Way back when, GI 20-rd mag pouches were available and cheap, both cotton and nylon. Not anymore, unless they're really ratty, or you get real lucky.
As an interim measure, you can carefully insert a styrofoam block of the correct dimensions into the bottom of a 30-rd GI (or other) pouch.
First is to find out the correct dimensions of the block. You want to be able to insert the block without cutting the nylon mag seperators, which help to reduce mag rattle. Shouldn't be a problem.
Second is to make sure that the pouch will still drain water, I.E, the block does not obstruct the drain hole at the bottom of the pouch. How you do it is up to you, but test a water-filled pouch w/o block to see how it drains, and then test with block. Your pouch, with block, should take LESS time to drain, as it has less volume. If your pouch doesn't have a water drain, get another pouch; All gear must be able to drain water, period.
Third is to wrap the styrofoam block in duct tape––three layers on side nearest mag lips, so styrofoam doesn't break off and clog the open end of the mag.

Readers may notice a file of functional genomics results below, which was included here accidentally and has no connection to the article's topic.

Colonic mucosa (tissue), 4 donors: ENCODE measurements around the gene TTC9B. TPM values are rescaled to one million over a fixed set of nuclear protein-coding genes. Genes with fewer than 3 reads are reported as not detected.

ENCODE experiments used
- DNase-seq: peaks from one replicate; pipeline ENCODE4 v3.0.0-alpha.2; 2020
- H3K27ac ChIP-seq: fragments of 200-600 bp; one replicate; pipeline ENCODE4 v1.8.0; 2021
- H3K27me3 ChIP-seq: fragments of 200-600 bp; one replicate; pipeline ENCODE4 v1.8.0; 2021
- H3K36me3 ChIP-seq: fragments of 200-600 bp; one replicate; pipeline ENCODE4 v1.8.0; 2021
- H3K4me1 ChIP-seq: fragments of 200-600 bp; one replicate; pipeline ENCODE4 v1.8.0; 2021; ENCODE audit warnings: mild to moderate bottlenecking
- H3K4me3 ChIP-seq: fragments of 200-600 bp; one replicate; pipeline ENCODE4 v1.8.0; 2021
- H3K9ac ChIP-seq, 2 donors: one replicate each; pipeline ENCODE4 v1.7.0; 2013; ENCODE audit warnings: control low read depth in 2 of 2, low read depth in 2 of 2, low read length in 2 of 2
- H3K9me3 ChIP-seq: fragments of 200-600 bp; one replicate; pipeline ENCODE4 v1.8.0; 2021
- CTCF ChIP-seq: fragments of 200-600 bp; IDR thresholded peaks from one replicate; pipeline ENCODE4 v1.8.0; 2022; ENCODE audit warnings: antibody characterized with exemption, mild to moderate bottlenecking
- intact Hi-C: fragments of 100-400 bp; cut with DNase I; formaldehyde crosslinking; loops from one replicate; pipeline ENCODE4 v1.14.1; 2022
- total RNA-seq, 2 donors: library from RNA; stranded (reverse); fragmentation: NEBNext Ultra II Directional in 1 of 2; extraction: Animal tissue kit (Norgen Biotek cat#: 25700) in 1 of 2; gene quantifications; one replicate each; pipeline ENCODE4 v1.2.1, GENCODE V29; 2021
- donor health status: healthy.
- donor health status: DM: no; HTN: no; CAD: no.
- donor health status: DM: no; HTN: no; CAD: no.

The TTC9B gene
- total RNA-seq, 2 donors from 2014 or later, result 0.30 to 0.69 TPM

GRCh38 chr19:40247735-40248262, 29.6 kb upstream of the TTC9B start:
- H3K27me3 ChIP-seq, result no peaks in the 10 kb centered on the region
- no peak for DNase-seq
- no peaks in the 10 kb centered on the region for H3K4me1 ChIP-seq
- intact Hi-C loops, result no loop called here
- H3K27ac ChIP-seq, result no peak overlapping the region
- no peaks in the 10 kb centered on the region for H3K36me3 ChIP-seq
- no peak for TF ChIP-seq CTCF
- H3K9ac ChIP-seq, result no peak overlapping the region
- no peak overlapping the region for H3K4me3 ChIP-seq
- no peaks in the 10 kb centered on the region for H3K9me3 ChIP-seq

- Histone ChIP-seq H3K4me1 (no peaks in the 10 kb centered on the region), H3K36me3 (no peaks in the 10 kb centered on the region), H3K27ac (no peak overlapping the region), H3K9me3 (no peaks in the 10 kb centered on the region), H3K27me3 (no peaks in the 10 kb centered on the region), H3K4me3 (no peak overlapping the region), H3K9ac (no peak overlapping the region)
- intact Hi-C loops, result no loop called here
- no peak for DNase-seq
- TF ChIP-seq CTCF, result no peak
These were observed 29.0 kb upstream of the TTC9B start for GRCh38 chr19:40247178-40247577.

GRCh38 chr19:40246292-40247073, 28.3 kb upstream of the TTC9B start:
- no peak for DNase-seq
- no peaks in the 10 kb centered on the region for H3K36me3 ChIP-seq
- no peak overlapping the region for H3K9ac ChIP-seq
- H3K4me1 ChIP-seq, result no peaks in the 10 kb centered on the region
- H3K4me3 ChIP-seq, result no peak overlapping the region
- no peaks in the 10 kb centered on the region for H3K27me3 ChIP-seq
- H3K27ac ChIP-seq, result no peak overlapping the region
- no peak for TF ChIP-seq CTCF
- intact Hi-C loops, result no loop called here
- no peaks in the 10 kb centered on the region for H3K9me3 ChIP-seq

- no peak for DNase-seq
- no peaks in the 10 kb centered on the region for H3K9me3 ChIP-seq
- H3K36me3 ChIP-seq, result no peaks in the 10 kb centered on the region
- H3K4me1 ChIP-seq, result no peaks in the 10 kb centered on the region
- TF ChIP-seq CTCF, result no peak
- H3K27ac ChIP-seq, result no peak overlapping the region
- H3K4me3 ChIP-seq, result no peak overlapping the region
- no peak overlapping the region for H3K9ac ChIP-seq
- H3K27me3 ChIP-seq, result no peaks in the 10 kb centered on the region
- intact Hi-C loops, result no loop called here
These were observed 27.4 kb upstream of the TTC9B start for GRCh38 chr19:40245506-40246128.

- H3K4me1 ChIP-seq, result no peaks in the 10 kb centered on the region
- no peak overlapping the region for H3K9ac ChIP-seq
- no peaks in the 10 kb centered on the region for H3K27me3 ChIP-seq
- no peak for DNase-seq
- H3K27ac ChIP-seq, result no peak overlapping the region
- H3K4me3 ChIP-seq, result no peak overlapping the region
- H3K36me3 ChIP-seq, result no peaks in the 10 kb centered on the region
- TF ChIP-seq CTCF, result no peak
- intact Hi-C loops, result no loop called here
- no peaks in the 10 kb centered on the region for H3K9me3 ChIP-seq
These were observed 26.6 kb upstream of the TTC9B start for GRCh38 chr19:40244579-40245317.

Easy, cheap and do-able.
For custom pouches, google FMCO, and see what they offer. ALICE Pouches can easily be adapted to MOLLE set-ups, especially with the use of wire-ties or MALICE clips from Tactical Tailor.
The styrofoam is good for floatation if you go into the drink, but the space below the 20-rd mags can be used for all sorts of survival supplies, as long as the drain hole is not blocked, and the supplies are not frequently accessed/replenished.
Official GI load-out was 2X4 20-rd mag pouches, plus as many bandoliers of ammo as you wanted to carry. Early M-16 bandos had 7 pockets, each containing 2X10 clips of ammo.